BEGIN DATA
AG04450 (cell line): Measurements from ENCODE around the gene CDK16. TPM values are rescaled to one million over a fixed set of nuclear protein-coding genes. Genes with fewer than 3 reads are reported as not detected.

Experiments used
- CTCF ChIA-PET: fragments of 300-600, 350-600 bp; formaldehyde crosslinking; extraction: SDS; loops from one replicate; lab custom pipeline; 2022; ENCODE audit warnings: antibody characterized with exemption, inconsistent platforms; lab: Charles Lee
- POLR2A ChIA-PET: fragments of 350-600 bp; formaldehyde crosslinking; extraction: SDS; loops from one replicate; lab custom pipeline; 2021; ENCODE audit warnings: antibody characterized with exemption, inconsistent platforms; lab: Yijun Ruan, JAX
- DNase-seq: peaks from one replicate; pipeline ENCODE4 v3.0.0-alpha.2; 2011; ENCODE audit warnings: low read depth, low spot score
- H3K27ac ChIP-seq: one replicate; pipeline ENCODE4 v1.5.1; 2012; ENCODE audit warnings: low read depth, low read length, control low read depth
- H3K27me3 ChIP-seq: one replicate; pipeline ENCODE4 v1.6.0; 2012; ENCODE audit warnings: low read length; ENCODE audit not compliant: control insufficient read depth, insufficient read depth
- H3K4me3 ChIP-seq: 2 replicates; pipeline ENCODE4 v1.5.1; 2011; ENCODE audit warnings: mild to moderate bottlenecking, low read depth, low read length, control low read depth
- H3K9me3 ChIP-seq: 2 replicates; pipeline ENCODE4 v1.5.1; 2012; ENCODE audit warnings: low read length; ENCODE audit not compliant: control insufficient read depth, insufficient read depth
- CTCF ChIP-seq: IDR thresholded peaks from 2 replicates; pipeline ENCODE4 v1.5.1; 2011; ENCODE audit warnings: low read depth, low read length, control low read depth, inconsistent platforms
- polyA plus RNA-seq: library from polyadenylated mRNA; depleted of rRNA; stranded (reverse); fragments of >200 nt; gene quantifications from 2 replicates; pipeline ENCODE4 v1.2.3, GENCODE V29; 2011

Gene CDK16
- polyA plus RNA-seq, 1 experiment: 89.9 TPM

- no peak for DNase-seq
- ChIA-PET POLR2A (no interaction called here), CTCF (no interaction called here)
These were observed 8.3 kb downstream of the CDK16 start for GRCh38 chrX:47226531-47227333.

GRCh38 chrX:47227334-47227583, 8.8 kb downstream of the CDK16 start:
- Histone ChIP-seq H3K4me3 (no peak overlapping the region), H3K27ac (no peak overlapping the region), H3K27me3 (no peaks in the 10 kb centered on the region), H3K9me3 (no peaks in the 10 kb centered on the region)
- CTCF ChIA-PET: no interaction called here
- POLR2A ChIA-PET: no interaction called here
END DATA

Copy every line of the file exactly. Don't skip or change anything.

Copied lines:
AG04450 (cell line): Measurements from ENCODE around the gene CDK16. TPM values are rescaled to one million over a fixed set of nuclear protein-coding genes. Genes with fewer than 3 reads are reported as not detected.

Experiments used
- CTCF ChIA-PET: fragments of 300-600, 350-600 bp; formaldehyde crosslinking; extraction: SDS; loops from one replicate; lab custom pipeline; 2022; ENCODE audit warnings: antibody characterized with exemption, inconsistent platforms; lab: Charles Lee
- POLR2A ChIA-PET: fragments of 350-600 bp; formaldehyde crosslinking; extraction: SDS; loops from one replicate; lab custom pipeline; 2021; ENCODE audit warnings: antibody characterized with exemption, inconsistent platforms; lab: Yijun Ruan, JAX
- DNase-seq: peaks from one replicate; pipeline ENCODE4 v3.0.0-alpha.2; 2011; ENCODE audit warnings: low read depth, low spot score
- H3K27ac ChIP-seq: one replicate; pipeline ENCODE4 v1.5.1; 2012; ENCODE audit warnings: low read depth, low read length, control low read depth
- H3K27me3 ChIP-seq: one replicate; pipeline ENCODE4 v1.6.0; 2012; ENCODE audit warnings: low read length; ENCODE audit not compliant: control insufficient read depth, insufficient read depth
- H3K4me3 ChIP-seq: 2 replicates; pipeline ENCODE4 v1.5.1; 2011; ENCODE audit warnings: mild to moderate bottlenecking, low read depth, low read length, control low read depth
- H3K9me3 ChIP-seq: 2 replicates; pipeline ENCODE4 v1.5.1; 2012; ENCODE audit warnings: low read length; ENCODE audit not compliant: control insufficient read depth, insufficient read depth
- CTCF ChIP-seq: IDR thresholded peaks from 2 replicates; pipeline ENCODE4 v1.5.1; 2011; ENCODE audit warnings: low read depth, low read length, control low read depth, inconsistent platforms
- polyA plus RNA-seq: library from polyadenylated mRNA; depleted of rRNA; stranded (reverse); fragments of >200 nt; gene quantifications from 2 replicates; pipeline ENCODE4 v1.2.3, GENCODE V29; 2011

Gene CDK16
- polyA plus RNA-seq, 1 experiment: 89.9 TPM

- no peak for DNase-seq
- ChIA-PET POLR2A (no interaction called here), CTCF (no interaction called here)
These were observed 8.3 kb downstream of the CDK16 start for GRCh38 chrX:47226531-47227333.

GRCh38 chrX:47227334-47227583, 8.8 kb downstream of the CDK16 start:
- Histone ChIP-seq H3K4me3 (no peak overlapping the region), H3K27ac (no peak overlapping the region), H3K27me3 (no peaks in the 10 kb centered on the region), H3K9me3 (no peaks in the 10 kb centered on the region)
- CTCF ChIA-PET: no interaction called here
- POLR2A ChIA-PET: no interaction called here